A recent national public opinion poll highlighted that 1 in 5 Canadian credit card customers received new premium cards without requesting them. Even more disturbing is the fact that the poor, elderly and uneducated were among the group that received the premium cards. Are credit card companies pushing expensive debt to unsolicited, high risk customers?

The survey looked at credit card holders and asked them if they had received a new premium card in the last year, a card with benefits such as reward points or air miles. 22% of respondents said they had received one without even asking for it – a number which is considerably higher than what the credit card companies publically state.

News of this poll comes just days after The White House announced that it is considering a credit card bill of rights which will help to address the countries ever increasing personal debt problem. The House and the Senate are looking at options such as limiting the ability of credit card companies to raise interest rates on existing debt and demanding greater disclosure.

Is this yet another area where governments will need to step in to ensure that corporations are acting responsibly? Should we not just be demanding basic business ethics where credit card companies logically target only the most appropriate customers, those who can clearly manage their debt?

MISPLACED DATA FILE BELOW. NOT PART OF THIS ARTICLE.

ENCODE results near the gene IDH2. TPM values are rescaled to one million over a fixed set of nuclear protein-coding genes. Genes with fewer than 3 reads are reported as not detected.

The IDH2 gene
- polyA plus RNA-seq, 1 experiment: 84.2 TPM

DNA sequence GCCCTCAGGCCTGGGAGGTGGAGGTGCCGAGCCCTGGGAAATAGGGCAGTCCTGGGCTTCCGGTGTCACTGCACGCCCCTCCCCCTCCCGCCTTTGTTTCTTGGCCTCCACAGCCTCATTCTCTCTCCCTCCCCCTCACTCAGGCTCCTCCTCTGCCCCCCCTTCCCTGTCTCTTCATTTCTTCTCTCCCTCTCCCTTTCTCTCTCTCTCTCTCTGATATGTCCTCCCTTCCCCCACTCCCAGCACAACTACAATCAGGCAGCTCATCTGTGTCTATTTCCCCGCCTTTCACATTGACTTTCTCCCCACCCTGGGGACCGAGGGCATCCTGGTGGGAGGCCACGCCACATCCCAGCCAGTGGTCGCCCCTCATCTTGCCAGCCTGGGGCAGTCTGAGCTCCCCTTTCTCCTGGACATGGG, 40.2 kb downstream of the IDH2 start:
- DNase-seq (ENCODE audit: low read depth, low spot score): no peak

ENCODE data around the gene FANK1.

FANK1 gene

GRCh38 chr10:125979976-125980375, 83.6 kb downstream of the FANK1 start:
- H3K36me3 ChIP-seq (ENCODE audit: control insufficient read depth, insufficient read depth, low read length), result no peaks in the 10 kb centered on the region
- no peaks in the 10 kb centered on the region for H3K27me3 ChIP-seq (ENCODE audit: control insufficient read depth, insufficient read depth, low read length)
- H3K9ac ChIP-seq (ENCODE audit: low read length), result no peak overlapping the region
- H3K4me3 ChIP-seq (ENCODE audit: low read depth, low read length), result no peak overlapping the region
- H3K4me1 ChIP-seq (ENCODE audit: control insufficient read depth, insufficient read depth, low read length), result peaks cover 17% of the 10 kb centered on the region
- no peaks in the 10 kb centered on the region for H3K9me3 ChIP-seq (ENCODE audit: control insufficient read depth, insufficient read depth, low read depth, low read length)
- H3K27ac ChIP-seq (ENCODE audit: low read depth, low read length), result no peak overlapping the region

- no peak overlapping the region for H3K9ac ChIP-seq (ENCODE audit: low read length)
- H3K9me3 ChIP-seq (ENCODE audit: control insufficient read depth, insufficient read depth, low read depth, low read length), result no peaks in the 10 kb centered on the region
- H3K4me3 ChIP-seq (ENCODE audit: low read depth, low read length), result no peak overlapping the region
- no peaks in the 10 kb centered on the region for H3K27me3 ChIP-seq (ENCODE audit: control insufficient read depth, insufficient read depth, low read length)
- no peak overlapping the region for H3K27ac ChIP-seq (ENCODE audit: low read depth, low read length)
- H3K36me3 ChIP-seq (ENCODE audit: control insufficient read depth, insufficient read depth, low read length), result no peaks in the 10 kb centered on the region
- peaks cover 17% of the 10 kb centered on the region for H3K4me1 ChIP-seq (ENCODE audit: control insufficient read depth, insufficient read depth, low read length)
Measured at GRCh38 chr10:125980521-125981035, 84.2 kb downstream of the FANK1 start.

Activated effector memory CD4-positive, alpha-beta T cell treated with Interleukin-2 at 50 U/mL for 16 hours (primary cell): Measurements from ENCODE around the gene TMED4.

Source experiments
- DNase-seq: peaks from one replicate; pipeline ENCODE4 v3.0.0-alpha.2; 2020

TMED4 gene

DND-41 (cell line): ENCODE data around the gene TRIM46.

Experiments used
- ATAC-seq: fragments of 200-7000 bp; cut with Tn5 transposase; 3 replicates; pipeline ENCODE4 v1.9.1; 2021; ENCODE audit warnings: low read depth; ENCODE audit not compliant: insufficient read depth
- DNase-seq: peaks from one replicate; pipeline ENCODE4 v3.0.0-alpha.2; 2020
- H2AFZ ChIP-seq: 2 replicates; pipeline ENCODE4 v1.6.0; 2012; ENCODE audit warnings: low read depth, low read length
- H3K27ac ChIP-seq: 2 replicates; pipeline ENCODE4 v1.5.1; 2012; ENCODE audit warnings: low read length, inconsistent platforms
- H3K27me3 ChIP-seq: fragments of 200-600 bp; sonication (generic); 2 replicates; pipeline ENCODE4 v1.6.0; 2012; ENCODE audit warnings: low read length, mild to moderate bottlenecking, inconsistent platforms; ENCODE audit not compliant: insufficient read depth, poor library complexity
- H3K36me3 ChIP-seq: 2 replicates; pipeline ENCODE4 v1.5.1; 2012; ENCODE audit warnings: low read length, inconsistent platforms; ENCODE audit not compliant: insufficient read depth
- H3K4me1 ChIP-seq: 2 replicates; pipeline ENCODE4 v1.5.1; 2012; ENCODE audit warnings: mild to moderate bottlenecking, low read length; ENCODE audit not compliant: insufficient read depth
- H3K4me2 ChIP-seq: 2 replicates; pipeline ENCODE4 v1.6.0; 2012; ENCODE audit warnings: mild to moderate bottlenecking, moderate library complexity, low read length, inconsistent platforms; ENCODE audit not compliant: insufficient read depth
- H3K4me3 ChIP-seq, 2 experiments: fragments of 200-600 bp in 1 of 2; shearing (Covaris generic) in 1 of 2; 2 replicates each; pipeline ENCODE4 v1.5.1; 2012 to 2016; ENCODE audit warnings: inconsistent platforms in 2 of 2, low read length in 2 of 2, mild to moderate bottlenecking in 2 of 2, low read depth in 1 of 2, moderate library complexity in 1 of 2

Before the Canadian government follows in the steps of the US, some might ask why consumers shouldn’t just be held responsible for their own spending habits. If someone is frivolous enough to spend more than they can afford, surely they are ultimately responsible. But, if you’re a low income earner already ridden with debt, with bills to pay and mouths to feed, it’s tough to ignore the plastic carrot that’s dangling right in front of your face.

Obviously any solution will need to involve all parties – credit card companies acting more responsibly, users understanding and accepting their limits and governments appropriately enforcing it all. That may sound like the Holy Grail – but it’s a goal well worth aiming for.